One of the main aims of looking at this through humanity's perspective is we always start with the question, what makes us human? When we're reading science fiction, we're thinking about what is the humanity in the science fiction? What separates us from robots or what makes? A lot of times, that leads to really fruitful discussions about quality and differences between gender, sexuality, and of course, race, in these different texts.

Why do you teach from Cline's book specifically? What can educators and innovators take from his description of education?

Licastro: I actually came to this from the angle of being fascinated with virtual reality and experimenting with virtual reality, which led me to Cline's book. In looking for texts that integrate virtual reality, I wanted one that would really speak to my student population, which as Stevenson University is a lot of first-generation students, a lot of students who may not have a lot of exposure to technology, either from inner-city Baltimore or from the rural suburbs of Maryland. I find that Ready Player One really does have a voice that speaks to them specifically. They come from these dilapidated schools that Wade Watts is in. They understand bullying very intimately and do fear bullying both in physical and cyberspaces. They also see the climate change that Ernest Cline is talking about and they see school is maybe not necessarily meeting their needs. While they may come in as technophobes, not really embracing technology fully, they can see the potential in Ernest Cline's future. They see the OASIS as something interesting— safe, for some of them to be in.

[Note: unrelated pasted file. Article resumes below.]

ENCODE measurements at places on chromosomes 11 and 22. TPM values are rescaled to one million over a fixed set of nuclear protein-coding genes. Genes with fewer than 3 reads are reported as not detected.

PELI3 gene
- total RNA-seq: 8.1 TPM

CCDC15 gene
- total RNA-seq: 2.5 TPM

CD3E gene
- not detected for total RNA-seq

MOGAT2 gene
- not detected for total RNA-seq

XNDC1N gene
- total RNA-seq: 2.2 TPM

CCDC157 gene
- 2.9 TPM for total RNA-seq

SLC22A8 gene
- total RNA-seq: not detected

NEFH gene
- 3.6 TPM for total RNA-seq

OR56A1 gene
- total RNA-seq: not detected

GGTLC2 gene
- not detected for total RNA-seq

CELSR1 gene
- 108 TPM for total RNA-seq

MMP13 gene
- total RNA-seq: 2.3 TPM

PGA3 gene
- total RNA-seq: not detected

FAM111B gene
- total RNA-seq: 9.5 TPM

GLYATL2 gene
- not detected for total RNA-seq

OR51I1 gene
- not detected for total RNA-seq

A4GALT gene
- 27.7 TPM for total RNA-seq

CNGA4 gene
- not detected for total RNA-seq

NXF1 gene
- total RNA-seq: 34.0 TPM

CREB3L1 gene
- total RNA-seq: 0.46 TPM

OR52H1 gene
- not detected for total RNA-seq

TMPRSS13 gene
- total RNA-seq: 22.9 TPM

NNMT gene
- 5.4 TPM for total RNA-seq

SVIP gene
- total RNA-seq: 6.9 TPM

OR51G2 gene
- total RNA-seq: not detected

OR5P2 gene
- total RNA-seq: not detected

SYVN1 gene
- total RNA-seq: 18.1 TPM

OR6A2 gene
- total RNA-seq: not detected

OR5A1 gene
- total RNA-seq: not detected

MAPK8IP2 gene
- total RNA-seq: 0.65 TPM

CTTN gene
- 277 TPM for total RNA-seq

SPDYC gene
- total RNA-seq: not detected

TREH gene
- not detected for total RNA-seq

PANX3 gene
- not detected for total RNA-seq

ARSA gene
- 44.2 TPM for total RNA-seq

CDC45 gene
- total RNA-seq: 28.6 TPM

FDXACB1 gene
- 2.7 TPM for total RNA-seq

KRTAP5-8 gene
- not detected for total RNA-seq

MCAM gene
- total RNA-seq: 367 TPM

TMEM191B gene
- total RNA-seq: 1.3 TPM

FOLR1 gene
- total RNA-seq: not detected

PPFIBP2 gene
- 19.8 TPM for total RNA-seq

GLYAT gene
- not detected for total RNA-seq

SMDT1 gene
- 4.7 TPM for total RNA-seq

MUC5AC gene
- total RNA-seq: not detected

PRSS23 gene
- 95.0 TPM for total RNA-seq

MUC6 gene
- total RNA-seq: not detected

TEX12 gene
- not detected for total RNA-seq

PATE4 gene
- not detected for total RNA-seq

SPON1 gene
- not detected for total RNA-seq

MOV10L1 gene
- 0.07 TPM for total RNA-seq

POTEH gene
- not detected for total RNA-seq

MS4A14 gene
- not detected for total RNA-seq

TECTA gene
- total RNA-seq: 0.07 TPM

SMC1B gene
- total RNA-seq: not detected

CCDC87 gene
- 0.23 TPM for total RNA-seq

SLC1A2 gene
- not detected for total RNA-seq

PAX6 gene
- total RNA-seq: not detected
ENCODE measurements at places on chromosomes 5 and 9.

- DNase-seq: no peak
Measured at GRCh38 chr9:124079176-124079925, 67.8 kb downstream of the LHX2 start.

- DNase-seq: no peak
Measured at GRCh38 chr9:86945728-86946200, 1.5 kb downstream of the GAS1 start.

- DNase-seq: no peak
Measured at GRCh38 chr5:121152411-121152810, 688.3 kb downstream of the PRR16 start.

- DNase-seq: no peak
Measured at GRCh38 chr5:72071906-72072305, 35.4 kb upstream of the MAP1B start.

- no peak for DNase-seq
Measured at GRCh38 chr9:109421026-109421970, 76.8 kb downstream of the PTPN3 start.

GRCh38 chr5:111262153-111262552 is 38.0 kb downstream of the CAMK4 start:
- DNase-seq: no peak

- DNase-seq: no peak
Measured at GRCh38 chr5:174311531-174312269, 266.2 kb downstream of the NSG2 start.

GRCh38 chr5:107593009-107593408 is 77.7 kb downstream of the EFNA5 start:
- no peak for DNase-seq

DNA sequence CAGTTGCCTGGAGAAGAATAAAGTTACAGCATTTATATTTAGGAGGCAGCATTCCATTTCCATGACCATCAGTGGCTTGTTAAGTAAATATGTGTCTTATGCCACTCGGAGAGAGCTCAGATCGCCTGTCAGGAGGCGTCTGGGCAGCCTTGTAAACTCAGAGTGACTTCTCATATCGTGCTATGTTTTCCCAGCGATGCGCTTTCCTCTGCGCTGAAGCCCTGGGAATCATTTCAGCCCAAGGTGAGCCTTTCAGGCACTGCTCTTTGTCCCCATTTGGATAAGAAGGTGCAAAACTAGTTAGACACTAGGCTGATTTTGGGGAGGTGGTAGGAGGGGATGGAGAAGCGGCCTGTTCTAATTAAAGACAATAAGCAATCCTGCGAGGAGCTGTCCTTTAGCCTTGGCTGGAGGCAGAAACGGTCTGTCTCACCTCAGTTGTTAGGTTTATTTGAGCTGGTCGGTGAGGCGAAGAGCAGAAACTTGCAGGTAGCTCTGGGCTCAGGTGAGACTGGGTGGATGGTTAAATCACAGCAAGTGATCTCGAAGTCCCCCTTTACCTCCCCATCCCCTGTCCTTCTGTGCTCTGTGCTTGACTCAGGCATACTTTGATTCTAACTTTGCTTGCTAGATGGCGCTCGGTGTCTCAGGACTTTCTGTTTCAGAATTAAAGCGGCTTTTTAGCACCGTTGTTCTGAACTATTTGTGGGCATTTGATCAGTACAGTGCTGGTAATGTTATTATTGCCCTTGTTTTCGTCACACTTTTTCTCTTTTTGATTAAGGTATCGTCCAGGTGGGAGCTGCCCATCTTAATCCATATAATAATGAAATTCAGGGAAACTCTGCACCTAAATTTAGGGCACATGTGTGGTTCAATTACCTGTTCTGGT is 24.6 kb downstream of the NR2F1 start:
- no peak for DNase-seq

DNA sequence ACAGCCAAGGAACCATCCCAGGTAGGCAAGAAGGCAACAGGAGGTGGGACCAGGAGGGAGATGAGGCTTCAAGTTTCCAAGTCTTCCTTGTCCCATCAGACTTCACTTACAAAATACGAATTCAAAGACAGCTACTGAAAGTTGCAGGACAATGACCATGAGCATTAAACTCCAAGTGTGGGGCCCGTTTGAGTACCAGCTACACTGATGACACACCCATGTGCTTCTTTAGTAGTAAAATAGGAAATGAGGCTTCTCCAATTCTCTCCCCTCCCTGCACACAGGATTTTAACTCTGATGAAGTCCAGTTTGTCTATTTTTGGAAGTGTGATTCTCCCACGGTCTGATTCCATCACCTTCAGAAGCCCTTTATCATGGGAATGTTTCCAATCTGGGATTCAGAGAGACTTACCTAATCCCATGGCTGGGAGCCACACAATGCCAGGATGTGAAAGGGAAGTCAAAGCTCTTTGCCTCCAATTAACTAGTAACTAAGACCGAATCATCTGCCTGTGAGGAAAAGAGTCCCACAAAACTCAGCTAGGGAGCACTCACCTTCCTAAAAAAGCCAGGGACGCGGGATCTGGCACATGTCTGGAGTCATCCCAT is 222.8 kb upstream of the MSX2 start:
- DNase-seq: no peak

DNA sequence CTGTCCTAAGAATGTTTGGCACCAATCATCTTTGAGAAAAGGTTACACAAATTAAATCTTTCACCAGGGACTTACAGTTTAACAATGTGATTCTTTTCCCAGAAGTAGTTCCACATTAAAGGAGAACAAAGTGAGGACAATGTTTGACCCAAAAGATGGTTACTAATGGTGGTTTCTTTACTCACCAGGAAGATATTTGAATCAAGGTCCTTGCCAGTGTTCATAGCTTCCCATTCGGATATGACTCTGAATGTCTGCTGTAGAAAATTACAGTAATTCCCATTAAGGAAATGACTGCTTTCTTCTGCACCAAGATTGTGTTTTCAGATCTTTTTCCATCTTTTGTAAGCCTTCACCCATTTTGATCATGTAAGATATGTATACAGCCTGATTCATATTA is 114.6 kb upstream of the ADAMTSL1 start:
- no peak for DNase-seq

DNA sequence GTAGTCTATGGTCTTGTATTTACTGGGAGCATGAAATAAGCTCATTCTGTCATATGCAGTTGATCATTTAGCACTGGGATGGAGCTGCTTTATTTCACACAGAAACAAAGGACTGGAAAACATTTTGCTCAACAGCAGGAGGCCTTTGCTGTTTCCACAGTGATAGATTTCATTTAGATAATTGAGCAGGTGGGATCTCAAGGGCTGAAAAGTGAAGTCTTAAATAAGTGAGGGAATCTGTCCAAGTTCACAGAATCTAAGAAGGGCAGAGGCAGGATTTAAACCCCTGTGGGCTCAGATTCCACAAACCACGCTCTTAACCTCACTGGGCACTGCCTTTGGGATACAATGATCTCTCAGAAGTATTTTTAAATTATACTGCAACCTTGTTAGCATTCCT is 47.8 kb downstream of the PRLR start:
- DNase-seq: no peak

In Cline’s book, the protagonist describes his experiences in the real world on what's happening in the OASIS classes and then kind of ask you to comment on it. From the audiobook:

“During our world history lesson that morning, Mr. Avenovich loaded up a standalone simulation so that our class could witness the discovery of King Tut's tomb by archaeologists in Egypt in AD 1922. The day before, we visited the same spot in 1334 BC and had seen Tutankhamen's empire in all its glory. In my next class, biology, we traveled through a human heart and watched it pumping from the inside just like in that old movie Fantastic Voyage. In art class, we toured the Louvre while all of our avatars wore silly berets. In my astronomy class, we visited each of Jupiter's moons. We stood on the volcanic surface of Io while our teacher explained how the moon has originally formed. As our teacher spoke to us, Jupiter loomed behind her, filling half the sky. It's Great Red Spot, turning slowly just over her left shoulder.”

In this part, Wade is describing all the amazing trips he's going on with his class and how it's changed the teaching experience. Now I know there is Google Expeditions and Facebook is working on some interactive avatar experiences in VR. Sophia, how close are we to actually having a virtual school like the one Cline describes in this novel?